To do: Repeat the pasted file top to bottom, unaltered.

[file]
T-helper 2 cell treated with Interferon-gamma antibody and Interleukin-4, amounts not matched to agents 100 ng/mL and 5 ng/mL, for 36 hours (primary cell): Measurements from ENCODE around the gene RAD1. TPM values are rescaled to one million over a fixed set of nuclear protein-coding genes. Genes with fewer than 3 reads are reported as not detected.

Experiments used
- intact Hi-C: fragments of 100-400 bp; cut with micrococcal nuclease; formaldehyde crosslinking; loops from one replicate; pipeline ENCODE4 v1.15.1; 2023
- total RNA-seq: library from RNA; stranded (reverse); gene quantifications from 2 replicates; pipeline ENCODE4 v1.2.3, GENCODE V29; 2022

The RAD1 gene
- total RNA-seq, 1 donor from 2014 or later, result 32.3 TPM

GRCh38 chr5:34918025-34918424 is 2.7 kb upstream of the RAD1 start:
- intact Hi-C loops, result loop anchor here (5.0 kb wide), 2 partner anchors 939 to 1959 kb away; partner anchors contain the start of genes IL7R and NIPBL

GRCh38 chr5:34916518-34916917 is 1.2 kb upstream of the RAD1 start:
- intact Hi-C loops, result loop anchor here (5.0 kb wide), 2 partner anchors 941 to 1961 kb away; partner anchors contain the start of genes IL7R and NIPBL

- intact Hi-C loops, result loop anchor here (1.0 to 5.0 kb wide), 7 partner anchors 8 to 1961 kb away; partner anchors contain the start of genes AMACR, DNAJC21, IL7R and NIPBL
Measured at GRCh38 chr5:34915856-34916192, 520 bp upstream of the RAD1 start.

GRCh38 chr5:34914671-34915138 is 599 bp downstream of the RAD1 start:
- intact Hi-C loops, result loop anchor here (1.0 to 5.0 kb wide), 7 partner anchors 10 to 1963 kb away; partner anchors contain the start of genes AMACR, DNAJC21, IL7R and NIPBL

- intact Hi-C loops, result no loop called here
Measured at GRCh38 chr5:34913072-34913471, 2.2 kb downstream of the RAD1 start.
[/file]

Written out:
T-helper 2 cell treated with Interferon-gamma antibody and Interleukin-4, amounts not matched to agents 100 ng/mL and 5 ng/mL, for 36 hours (primary cell): Measurements from ENCODE around the gene RAD1. TPM values are rescaled to one million over a fixed set of nuclear protein-coding genes. Genes with fewer than 3 reads are reported as not detected.

Experiments used
- intact Hi-C: fragments of 100-400 bp; cut with micrococcal nuclease; formaldehyde crosslinking; loops from one replicate; pipeline ENCODE4 v1.15.1; 2023
- total RNA-seq: library from RNA; stranded (reverse); gene quantifications from 2 replicates; pipeline ENCODE4 v1.2.3, GENCODE V29; 2022

The RAD1 gene
- total RNA-seq, 1 donor from 2014 or later, result 32.3 TPM

GRCh38 chr5:34918025-34918424 is 2.7 kb upstream of the RAD1 start:
- intact Hi-C loops, result loop anchor here (5.0 kb wide), 2 partner anchors 939 to 1959 kb away; partner anchors contain the start of genes IL7R and NIPBL

GRCh38 chr5:34916518-34916917 is 1.2 kb upstream of the RAD1 start:
- intact Hi-C loops, result loop anchor here (5.0 kb wide), 2 partner anchors 941 to 1961 kb away; partner anchors contain the start of genes IL7R and NIPBL

- intact Hi-C loops, result loop anchor here (1.0 to 5.0 kb wide), 7 partner anchors 8 to 1961 kb away; partner anchors contain the start of genes AMACR, DNAJC21, IL7R and NIPBL
Measured at GRCh38 chr5:34915856-34916192, 520 bp upstream of the RAD1 start.

GRCh38 chr5:34914671-34915138 is 599 bp downstream of the RAD1 start:
- intact Hi-C loops, result loop anchor here (1.0 to 5.0 kb wide), 7 partner anchors 10 to 1963 kb away; partner anchors contain the start of genes AMACR, DNAJC21, IL7R and NIPBL

- intact Hi-C loops, result no loop called here
Measured at GRCh38 chr5:34913072-34913471, 2.2 kb downstream of the RAD1 start.